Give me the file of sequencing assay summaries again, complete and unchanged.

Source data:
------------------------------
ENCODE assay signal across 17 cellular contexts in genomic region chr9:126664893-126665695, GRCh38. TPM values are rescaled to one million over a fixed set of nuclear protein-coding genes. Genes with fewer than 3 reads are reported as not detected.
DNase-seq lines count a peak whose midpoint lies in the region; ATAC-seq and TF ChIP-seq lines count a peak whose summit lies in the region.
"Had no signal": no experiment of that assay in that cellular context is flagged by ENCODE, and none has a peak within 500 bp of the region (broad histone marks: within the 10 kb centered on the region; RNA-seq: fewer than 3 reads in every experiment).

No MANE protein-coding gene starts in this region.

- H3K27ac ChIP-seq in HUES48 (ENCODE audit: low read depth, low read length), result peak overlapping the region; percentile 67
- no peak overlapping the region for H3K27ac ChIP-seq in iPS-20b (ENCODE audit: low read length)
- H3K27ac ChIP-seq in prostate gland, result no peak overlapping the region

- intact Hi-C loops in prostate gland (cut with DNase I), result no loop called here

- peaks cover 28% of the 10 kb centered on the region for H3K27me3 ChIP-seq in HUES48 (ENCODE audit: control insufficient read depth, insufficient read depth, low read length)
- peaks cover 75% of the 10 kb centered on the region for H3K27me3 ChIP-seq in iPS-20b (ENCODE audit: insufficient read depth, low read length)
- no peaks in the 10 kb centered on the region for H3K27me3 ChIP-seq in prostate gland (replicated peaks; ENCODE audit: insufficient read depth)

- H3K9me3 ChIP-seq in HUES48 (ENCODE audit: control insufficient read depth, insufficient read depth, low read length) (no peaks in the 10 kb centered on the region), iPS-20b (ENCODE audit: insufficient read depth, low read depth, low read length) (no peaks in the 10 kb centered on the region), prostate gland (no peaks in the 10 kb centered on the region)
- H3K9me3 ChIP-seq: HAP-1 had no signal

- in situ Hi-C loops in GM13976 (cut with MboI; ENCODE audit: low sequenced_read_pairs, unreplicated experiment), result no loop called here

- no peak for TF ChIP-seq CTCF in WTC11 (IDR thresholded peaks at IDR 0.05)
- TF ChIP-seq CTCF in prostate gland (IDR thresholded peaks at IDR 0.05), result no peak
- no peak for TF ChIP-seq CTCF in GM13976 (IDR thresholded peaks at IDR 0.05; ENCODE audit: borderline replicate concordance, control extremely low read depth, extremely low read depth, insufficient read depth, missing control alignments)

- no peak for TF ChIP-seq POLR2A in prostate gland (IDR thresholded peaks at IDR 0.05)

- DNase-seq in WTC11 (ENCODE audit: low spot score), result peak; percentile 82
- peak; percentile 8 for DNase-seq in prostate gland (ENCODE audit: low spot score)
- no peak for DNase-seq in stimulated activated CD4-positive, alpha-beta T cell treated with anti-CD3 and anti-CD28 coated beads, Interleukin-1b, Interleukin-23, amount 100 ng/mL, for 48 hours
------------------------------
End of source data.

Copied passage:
ENCODE assay signal across 17 cellular contexts in genomic region chr9:126664893-126665695, GRCh38. TPM values are rescaled to one million over a fixed set of nuclear protein-coding genes. Genes with fewer than 3 reads are reported as not detected.
DNase-seq lines count a peak whose midpoint lies in the region; ATAC-seq and TF ChIP-seq lines count a peak whose summit lies in the region.
"Had no signal": no experiment of that assay in that cellular context is flagged by ENCODE, and none has a peak within 500 bp of the region (broad histone marks: within the 10 kb centered on the region; RNA-seq: fewer than 3 reads in every experiment).

No MANE protein-coding gene starts in this region.

- H3K27ac ChIP-seq in HUES48 (ENCODE audit: low read depth, low read length), result peak overlapping the region; percentile 67
- no peak overlapping the region for H3K27ac ChIP-seq in iPS-20b (ENCODE audit: low read length)
- H3K27ac ChIP-seq in prostate gland, result no peak overlapping the region

- intact Hi-C loops in prostate gland (cut with DNase I), result no loop called here

- peaks cover 28% of the 10 kb centered on the region for H3K27me3 ChIP-seq in HUES48 (ENCODE audit: control insufficient read depth, insufficient read depth, low read length)
- peaks cover 75% of the 10 kb centered on the region for H3K27me3 ChIP-seq in iPS-20b (ENCODE audit: insufficient read depth, low read length)
- no peaks in the 10 kb centered on the region for H3K27me3 ChIP-seq in prostate gland (replicated peaks; ENCODE audit: insufficient read depth)

- H3K9me3 ChIP-seq in HUES48 (ENCODE audit: control insufficient read depth, insufficient read depth, low read length) (no peaks in the 10 kb centered on the region), iPS-20b (ENCODE audit: insufficient read depth, low read depth, low read length) (no peaks in the 10 kb centered on the region), prostate gland (no peaks in the 10 kb centered on the region)
- H3K9me3 ChIP-seq: HAP-1 had no signal

- in situ Hi-C loops in GM13976 (cut with MboI; ENCODE audit: low sequenced_read_pairs, unreplicated experiment), result no loop called here

- no peak for TF ChIP-seq CTCF in WTC11 (IDR thresholded peaks at IDR 0.05)
- TF ChIP-seq CTCF in prostate gland (IDR thresholded peaks at IDR 0.05), result no peak
- no peak for TF ChIP-seq CTCF in GM13976 (IDR thresholded peaks at IDR 0.05; ENCODE audit: borderline replicate concordance, control extremely low read depth, extremely low read depth, insufficient read depth, missing control alignments)

- no peak for TF ChIP-seq POLR2A in prostate gland (IDR thresholded peaks at IDR 0.05)

- DNase-seq in WTC11 (ENCODE audit: low spot score), result peak; percentile 82
- peak; percentile 8 for DNase-seq in prostate gland (ENCODE audit: low spot score)
- no peak for DNase-seq in stimulated activated CD4-positive, alpha-beta T cell treated with anti-CD3 and anti-CD28 coated beads, Interleukin-1b, Interleukin-23, amount 100 ng/mL, for 48 hours